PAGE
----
Well as I said I had to get away for the weekend and ended up going to Ushongo another place with an endless white sandy beach just south of Pangani. The road here wasn’t good and took us three hours to get here. I didn’t half feel guilty when Nancy told me the driver was staying for the weekend – I had assumed he would just be driving back but it turns out he enjoys swimming so I hope his weekend is a good one.
I’m staying at Emayani Lodge next to the beach and the dive centre. Nice place with 8 little bungalows all looking onto the sea – even if there is no glass in the windows – it’s all just bamboo type curtains. In the evening met a white Kenyan guy called Neil who is doing some work on a house here and a couple from North Carolina – Raleigh again. Whats odd is than most of the Americans I have met out here are from Raleigh – there must be something about the place that makes everyone want to leave? I have been there and didn’t think it was that bad!
Friday night was one of those incredibly still nights, no breeze coming in from the sea at all and surprise surprise TANESCO had another all night power cut! It was so hot I sat on the veranda under the stars and moonlight for a couple of hours in the early hours of the morning just to try to cool down a bit. Worked out the trick was to keep all the blinds open – which is really odd as anyone could see in – but then again there isn’t anyone to walk in.
Went diving on Saturday – despite the lack of sleep. Lots of fish about and some good coral – not quite as good as Pemba but better than Zanzibar. We dove off an “island” called Maziwe – well it was an island once – 5 hectares of trees but in the 70’s the government cut them all down fearing spies!?! It has destroyed the island and with nothing to prevent it the sea has just encroached upon it so now it is just a sandy mound in the middle of the sea. This is really bad news for the turtle population who lay their eggs there as the tide comes in and causes the eggs to rot. The divers have been working recusing them and bring all the eggs to the mainland and set up hatcheries so they can survive. In the five years they have been here, they have managed to stop the locals eating turtle eggs, saved over 400 nests (each nest has several hundred eggs) and now got the locals looking after and protecting the hatcheries – which is pretty good going. In the rest period between the two dives we went on the island to check to see if any eggs had been laid over night.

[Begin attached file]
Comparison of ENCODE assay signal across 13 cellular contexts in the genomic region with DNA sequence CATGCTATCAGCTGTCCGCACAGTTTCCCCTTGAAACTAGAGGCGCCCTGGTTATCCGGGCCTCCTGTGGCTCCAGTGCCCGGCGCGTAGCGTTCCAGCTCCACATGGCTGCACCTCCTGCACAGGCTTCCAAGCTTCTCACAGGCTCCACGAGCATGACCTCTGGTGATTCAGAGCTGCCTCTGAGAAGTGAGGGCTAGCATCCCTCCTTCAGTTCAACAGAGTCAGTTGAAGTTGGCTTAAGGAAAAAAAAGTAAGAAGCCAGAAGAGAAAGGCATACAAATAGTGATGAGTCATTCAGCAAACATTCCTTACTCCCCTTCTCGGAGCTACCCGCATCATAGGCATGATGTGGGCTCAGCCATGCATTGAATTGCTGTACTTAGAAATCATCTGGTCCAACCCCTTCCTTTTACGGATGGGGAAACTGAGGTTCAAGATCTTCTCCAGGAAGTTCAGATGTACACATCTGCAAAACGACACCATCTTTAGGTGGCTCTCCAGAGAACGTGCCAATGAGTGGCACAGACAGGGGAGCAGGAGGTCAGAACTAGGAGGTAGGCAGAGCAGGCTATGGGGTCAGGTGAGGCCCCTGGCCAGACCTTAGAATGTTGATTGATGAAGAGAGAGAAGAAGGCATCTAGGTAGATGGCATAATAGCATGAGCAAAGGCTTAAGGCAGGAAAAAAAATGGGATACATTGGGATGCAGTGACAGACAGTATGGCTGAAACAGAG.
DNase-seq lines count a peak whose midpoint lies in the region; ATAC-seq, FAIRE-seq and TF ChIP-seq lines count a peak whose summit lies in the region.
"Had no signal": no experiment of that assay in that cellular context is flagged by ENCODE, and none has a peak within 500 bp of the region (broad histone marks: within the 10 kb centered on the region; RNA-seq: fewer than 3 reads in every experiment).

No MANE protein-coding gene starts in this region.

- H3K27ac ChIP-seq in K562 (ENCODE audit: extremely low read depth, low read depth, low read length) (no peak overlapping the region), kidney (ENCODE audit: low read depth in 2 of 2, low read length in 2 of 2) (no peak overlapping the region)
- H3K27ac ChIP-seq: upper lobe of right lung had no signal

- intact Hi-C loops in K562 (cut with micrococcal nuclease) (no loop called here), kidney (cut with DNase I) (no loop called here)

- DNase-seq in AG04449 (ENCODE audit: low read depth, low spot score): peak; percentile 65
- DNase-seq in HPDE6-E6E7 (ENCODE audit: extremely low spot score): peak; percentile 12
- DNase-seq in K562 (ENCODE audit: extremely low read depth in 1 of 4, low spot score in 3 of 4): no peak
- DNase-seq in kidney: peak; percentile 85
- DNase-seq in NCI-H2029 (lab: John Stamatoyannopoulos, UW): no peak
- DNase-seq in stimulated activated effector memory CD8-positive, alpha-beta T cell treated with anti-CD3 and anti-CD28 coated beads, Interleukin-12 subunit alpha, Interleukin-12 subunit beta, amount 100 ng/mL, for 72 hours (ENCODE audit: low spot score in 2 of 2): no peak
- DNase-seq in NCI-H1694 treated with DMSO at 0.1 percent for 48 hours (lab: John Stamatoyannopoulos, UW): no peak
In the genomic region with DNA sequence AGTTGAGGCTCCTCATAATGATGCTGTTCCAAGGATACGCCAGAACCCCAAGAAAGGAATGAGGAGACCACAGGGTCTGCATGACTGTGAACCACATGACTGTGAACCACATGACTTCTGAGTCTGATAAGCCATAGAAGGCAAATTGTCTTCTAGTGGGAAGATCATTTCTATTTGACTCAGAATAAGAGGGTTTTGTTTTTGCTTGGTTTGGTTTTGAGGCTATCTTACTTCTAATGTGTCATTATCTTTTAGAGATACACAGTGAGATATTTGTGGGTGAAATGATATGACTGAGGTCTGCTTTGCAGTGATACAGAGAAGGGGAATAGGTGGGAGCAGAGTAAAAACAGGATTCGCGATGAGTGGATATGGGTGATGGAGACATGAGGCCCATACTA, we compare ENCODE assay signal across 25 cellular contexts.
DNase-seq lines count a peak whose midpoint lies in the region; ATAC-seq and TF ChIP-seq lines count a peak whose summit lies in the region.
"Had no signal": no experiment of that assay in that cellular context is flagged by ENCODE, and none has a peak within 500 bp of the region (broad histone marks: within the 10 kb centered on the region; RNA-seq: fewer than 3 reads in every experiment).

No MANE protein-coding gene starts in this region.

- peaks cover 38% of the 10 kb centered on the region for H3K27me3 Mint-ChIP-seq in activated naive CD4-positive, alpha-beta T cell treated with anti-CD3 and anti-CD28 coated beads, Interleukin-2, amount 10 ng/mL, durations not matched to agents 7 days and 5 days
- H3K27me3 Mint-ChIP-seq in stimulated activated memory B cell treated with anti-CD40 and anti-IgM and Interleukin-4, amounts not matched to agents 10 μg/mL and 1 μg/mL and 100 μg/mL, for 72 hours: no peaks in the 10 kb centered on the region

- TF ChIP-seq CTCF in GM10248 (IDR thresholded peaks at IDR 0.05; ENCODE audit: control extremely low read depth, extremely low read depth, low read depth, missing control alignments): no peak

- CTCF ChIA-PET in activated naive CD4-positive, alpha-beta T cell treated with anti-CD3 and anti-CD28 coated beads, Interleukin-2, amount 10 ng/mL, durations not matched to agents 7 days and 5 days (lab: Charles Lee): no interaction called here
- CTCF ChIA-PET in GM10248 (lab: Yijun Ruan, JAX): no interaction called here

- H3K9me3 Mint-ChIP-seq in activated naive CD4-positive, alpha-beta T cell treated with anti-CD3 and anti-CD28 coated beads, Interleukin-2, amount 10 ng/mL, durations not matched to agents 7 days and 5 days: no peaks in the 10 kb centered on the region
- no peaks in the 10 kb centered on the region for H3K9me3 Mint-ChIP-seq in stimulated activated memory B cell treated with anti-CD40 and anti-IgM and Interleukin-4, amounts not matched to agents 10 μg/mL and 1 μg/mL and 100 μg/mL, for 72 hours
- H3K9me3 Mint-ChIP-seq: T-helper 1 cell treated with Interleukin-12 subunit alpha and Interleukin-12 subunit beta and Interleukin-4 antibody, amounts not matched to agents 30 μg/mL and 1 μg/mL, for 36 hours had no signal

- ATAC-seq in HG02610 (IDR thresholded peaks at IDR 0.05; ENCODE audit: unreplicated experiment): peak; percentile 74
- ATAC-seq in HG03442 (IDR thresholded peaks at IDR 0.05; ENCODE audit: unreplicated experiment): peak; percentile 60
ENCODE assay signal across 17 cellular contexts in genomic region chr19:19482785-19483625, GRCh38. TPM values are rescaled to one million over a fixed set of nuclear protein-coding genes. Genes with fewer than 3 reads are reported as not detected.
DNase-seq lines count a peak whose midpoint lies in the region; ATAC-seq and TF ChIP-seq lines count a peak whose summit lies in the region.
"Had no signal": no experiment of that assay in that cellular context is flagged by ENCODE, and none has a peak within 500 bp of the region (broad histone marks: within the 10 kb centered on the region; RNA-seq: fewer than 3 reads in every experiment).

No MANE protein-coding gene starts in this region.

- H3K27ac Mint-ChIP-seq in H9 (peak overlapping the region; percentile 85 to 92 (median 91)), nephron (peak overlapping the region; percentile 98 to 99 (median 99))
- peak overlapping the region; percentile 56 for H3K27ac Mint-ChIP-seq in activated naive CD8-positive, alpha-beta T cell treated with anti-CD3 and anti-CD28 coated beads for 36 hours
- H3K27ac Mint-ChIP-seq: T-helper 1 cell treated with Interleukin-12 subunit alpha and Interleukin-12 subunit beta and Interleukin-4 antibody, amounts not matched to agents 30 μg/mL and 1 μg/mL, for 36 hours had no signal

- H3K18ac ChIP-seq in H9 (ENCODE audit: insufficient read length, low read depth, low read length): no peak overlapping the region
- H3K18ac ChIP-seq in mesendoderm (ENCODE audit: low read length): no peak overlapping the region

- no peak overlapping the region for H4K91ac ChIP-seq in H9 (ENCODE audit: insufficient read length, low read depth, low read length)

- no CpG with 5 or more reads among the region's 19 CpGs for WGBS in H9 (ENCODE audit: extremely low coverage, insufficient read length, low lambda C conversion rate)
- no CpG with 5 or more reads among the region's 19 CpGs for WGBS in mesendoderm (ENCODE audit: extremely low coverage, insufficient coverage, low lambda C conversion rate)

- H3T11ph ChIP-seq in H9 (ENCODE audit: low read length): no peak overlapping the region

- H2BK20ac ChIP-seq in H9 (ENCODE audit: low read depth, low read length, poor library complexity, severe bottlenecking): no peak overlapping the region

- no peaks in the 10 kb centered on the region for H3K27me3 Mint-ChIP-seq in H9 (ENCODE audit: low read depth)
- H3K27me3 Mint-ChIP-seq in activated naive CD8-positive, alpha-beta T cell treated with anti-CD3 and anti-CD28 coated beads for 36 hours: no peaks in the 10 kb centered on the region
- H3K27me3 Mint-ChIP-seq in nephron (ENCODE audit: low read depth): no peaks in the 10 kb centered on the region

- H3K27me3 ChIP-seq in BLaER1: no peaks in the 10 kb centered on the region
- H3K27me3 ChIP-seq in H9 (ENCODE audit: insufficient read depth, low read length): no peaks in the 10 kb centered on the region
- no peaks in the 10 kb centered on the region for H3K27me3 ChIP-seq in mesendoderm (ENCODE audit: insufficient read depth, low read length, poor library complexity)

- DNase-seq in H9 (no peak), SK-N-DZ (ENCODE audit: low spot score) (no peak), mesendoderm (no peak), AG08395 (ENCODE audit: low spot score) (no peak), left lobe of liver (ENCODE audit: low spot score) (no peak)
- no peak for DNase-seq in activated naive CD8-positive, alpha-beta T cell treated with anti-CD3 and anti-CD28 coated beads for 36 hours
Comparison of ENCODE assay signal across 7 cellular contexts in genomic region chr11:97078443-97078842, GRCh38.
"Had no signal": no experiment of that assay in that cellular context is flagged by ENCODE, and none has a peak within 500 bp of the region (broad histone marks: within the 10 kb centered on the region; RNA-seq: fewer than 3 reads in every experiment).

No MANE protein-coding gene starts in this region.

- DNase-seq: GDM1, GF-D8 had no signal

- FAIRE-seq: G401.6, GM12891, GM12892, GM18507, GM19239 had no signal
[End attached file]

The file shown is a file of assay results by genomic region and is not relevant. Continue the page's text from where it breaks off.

When we were leaving to start our second dive a couple – obviously on their honeymoon – came over in a boat with table, cushions, shade etc. for a romantic picnic. If I was them I would have demanded my money back when two boat loads of teenage kids turned up out of nowhere. When we surfaced from our second dive, this mound of sand in the middle of the Indian Ocean looked a bit like Ibiza!!!!!
I hit rock bottom when got back to the dive centre – combination of low blood sugar and lack of sleep. Was so much better with food and a pepsi inside me but I still slept for an hour! Electricity worked the next day but I got lazy and just joined the pool party at the hotel – how can somewhere more remote than Korogwe have a large expat community? Well large may not be the right word but 20-30 in the local vicinity at least. Oh well back to Korogwe today for another week of work. On the ferry on the way back I met a nice couple – he was English and had just left the army and she was Swedish. They have just moved to Tanga for 3 months to renovate a house so we swapped numbers and hope to catch up again soon. They have also offered me a place to stay whenever I want which is great.